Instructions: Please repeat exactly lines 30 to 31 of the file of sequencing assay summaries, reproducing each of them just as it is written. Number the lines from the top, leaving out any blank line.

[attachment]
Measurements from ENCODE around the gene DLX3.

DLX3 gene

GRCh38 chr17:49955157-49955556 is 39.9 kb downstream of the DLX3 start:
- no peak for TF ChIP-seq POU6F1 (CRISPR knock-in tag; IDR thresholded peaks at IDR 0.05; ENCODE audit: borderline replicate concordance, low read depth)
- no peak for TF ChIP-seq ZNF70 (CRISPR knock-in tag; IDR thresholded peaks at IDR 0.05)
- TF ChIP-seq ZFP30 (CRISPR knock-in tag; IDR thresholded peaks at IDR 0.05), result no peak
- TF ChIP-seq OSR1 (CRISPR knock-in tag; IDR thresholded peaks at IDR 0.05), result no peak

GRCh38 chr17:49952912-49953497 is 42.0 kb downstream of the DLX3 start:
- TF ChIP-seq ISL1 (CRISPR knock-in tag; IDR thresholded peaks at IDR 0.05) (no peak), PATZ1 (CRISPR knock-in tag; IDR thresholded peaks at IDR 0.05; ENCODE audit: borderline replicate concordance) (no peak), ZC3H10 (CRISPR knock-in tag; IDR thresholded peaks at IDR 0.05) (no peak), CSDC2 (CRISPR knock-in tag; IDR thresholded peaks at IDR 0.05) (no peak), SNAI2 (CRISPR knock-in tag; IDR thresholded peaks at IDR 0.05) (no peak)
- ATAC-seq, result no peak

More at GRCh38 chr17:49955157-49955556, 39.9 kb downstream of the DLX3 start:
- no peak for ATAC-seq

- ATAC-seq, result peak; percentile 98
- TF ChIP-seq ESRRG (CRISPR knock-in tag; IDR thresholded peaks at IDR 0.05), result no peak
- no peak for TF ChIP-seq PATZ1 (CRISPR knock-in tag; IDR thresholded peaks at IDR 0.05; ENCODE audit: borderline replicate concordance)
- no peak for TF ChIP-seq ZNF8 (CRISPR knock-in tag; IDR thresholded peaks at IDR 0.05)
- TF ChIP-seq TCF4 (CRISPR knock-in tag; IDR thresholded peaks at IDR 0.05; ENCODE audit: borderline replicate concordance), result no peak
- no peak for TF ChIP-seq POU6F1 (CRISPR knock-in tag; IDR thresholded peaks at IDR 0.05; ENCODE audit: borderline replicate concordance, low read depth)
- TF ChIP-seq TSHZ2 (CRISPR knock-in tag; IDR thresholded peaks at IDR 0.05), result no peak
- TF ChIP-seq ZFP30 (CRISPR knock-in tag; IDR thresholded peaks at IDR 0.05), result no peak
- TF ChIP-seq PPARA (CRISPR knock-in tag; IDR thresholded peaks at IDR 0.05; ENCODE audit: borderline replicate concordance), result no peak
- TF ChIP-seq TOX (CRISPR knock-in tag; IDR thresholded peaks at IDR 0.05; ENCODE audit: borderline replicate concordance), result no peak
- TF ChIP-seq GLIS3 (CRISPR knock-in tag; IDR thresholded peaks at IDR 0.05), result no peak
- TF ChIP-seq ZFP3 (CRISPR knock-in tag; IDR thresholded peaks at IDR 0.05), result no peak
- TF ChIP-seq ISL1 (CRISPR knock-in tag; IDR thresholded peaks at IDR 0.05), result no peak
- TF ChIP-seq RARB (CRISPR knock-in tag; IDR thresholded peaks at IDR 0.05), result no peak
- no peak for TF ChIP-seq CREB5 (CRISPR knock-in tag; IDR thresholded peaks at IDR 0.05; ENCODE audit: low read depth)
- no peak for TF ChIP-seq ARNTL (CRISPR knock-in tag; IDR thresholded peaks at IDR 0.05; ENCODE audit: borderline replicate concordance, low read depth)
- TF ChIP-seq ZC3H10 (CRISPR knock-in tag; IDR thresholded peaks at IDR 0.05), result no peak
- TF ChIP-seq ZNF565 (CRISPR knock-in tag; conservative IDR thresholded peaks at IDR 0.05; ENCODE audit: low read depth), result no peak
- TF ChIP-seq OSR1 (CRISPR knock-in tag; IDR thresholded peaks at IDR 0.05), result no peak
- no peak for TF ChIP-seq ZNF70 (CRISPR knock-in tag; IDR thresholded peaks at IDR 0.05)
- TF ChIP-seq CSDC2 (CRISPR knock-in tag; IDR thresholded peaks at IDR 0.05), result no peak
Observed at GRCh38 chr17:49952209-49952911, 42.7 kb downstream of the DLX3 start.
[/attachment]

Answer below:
- TF ChIP-seq ZNF565 (CRISPR knock-in tag; conservative IDR thresholded peaks at IDR 0.05; ENCODE audit: low read depth), result no peak
- TF ChIP-seq OSR1 (CRISPR knock-in tag; IDR thresholded peaks at IDR 0.05), result no peak